From this MO question I learned to tentatively think of formally unramified arrows as immersions and of formally smooth arrows as submersions.

I'm trying to semi-formally handwave myself into conviction about this but I'm getting the opposite identifications.

The setting is a commutative square as below posing a *unique* lifting problem. $$\require{AMScd} \begin{CD} P @>>> U\\ @VVV @VV{f}V\\ N @>>> X \end{CD}$$

Suppose we start in the category of topological spaces and let $P\rightarrow N$ be the inclusion of a point into an open neighborhood, and let all the other arrows also be inclusions into opens of a space $X$. Then our diagram really lives in the lattice of opens of $X$ containing the point $P$. Since we want to deal with infinitesimal neighborhoods, move to the pro-completion of this lattice and replace $N$ by some formal intersection which isn't really there to get a good notion. Now our square lives in the pro-completion with all arrows still "inclusions of opens".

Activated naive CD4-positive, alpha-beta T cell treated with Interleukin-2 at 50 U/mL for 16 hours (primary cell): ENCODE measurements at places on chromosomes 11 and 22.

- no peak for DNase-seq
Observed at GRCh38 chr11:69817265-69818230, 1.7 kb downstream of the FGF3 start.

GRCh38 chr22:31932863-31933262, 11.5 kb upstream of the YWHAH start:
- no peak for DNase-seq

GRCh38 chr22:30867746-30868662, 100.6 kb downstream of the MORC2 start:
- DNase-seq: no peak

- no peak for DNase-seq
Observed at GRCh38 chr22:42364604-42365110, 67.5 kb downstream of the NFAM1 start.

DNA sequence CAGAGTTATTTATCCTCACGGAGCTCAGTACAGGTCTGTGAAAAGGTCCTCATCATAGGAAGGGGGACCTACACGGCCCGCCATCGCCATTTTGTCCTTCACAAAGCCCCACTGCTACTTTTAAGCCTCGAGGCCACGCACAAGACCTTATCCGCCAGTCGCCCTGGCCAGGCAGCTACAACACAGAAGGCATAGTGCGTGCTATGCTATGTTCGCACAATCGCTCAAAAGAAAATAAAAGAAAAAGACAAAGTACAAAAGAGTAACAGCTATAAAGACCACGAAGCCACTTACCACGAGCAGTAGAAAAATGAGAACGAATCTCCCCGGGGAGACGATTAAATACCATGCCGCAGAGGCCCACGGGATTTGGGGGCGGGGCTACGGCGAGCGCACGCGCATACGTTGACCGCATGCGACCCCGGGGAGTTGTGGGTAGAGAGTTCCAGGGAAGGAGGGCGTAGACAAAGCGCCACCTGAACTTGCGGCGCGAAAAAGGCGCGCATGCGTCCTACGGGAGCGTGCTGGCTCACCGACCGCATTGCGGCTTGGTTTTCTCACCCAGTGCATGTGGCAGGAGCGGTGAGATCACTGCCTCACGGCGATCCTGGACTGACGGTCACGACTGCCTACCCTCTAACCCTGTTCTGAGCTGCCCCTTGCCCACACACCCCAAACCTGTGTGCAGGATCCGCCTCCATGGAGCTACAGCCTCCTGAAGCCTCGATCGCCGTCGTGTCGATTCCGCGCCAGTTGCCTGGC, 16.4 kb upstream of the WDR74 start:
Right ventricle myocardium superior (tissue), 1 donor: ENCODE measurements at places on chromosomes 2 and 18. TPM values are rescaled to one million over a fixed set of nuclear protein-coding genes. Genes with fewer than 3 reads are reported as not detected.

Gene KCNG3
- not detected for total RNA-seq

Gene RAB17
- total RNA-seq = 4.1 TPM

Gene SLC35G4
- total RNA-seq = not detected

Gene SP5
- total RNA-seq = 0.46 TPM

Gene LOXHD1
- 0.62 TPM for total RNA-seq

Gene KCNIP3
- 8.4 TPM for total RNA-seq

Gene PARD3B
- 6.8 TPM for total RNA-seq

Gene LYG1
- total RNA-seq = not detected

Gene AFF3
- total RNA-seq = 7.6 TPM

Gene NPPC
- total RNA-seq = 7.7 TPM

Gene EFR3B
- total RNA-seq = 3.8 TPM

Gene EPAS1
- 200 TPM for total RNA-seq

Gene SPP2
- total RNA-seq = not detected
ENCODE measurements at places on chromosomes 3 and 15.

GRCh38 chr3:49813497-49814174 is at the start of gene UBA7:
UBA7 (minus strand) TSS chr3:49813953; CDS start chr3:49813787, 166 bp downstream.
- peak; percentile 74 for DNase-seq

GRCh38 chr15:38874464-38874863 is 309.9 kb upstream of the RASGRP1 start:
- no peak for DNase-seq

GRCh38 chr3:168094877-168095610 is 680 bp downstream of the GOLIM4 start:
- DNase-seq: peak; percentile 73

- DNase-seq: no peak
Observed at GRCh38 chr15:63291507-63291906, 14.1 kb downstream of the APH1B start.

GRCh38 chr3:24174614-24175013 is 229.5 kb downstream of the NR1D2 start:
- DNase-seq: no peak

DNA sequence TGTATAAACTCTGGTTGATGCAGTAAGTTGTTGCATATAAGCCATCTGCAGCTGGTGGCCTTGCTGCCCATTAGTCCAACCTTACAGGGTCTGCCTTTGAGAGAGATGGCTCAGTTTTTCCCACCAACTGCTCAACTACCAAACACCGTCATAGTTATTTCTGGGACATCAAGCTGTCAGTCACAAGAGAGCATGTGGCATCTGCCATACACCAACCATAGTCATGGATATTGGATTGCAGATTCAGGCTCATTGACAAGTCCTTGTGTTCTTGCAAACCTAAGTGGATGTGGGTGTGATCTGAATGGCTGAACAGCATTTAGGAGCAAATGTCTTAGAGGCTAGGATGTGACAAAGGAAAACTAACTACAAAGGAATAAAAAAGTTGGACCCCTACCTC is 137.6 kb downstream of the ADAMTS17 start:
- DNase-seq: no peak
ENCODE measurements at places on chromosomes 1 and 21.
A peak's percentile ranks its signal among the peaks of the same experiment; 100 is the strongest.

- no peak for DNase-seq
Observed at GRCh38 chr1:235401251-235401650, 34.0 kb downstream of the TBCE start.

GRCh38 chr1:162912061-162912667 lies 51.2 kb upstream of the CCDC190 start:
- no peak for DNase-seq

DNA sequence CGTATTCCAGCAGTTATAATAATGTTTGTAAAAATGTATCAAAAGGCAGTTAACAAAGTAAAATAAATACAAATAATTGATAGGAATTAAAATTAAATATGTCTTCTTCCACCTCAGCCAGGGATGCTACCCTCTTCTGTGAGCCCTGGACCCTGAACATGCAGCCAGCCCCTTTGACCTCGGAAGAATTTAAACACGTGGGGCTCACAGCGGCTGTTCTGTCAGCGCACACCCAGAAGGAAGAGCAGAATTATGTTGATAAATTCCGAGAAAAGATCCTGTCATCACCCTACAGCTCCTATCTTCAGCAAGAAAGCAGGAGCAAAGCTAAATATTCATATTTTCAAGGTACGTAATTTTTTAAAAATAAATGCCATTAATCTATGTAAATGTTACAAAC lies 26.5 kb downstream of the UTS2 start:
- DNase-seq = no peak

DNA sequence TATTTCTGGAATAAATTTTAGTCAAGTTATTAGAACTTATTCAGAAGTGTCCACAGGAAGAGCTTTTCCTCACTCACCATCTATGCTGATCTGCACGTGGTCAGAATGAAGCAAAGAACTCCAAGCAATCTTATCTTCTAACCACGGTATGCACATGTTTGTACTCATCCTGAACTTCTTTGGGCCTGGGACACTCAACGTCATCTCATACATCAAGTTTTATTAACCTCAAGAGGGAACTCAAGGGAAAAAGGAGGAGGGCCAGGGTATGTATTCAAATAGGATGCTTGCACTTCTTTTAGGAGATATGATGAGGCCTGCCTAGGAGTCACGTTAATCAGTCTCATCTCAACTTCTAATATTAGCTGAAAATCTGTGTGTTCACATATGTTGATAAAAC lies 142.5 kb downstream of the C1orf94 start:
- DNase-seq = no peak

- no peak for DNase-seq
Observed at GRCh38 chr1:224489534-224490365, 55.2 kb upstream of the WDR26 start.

The *existence* of a diagonal filler signifies that whenever an open $U$ of $X$ contains a point $P$, it also contains every infinitesimal thickening of it. (This fits perfectly with the intuition that open sets contain neighboring points.) *Uniqueness* follows from the fact all arrows are "on the nose inclusions", or, alternatively, from the fact we're living in the pro-completion of a lattice.

So open inclusions are tentatively right-orthogonal to the class of such infinitesimal thickenings of points. The same goes for open embeddings. Now since $N$ is infinitesimal, this lifting problem should only care about local proeprties of $f$. So let $f$ be a topological immersion, i.e a map which is locally-on-the-domain an embedding. I think being an immersion gives *existence* by precomposing with elements of a good open cover, but by the analogy suggested above, immersions correspond to unramified arrows whose property gives *at most* one filler.

What am I doing wrong here?

It seems my mistake must be in saying that open embeddings gives *existence*, but I don't see why they should give uniqueness (without necessarily existence) instead.